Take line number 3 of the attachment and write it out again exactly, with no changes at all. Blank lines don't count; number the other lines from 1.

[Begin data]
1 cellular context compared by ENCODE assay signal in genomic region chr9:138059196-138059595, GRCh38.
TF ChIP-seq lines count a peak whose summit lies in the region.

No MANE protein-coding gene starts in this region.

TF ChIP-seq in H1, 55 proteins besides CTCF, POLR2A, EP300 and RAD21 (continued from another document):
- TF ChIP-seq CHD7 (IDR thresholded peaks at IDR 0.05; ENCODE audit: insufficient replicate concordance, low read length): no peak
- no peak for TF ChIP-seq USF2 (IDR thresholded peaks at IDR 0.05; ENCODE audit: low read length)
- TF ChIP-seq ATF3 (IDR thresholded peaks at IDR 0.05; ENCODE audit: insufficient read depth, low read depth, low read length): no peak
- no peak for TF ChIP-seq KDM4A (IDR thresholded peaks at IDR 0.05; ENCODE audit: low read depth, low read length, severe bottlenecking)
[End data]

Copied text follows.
No MANE protein-coding gene starts in this region.